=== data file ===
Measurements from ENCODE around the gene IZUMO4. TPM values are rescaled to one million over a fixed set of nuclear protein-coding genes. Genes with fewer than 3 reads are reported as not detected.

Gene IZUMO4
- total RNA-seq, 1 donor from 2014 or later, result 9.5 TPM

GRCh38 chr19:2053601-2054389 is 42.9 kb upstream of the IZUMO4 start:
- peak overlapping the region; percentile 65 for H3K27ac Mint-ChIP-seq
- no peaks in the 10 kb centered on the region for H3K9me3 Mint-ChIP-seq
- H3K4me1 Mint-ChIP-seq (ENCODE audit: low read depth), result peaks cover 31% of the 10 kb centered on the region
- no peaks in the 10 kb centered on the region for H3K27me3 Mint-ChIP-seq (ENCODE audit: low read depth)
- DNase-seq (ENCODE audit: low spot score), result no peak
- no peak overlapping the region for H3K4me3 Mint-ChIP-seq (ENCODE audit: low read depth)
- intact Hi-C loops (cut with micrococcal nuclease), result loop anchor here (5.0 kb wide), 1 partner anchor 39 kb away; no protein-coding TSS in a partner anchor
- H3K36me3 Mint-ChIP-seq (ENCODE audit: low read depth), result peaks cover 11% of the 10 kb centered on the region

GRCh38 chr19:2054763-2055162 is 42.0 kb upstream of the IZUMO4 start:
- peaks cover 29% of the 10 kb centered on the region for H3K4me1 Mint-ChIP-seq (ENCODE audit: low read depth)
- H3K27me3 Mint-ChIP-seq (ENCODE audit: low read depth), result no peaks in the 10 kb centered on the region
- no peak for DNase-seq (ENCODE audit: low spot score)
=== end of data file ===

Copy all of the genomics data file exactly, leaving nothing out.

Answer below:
Measurements from ENCODE around the gene IZUMO4. TPM values are rescaled to one million over a fixed set of nuclear protein-coding genes. Genes with fewer than 3 reads are reported as not detected.

Gene IZUMO4
- total RNA-seq, 1 donor from 2014 or later, result 9.5 TPM

GRCh38 chr19:2053601-2054389 is 42.9 kb upstream of the IZUMO4 start:
- peak overlapping the region; percentile 65 for H3K27ac Mint-ChIP-seq
- no peaks in the 10 kb centered on the region for H3K9me3 Mint-ChIP-seq
- H3K4me1 Mint-ChIP-seq (ENCODE audit: low read depth), result peaks cover 31% of the 10 kb centered on the region
- no peaks in the 10 kb centered on the region for H3K27me3 Mint-ChIP-seq (ENCODE audit: low read depth)
- DNase-seq (ENCODE audit: low spot score), result no peak
- no peak overlapping the region for H3K4me3 Mint-ChIP-seq (ENCODE audit: low read depth)
- intact Hi-C loops (cut with micrococcal nuclease), result loop anchor here (5.0 kb wide), 1 partner anchor 39 kb away; no protein-coding TSS in a partner anchor
- H3K36me3 Mint-ChIP-seq (ENCODE audit: low read depth), result peaks cover 11% of the 10 kb centered on the region

GRCh38 chr19:2054763-2055162 is 42.0 kb upstream of the IZUMO4 start:
- peaks cover 29% of the 10 kb centered on the region for H3K4me1 Mint-ChIP-seq (ENCODE audit: low read depth)
- H3K27me3 Mint-ChIP-seq (ENCODE audit: low read depth), result no peaks in the 10 kb centered on the region
- no peak for DNase-seq (ENCODE audit: low spot score)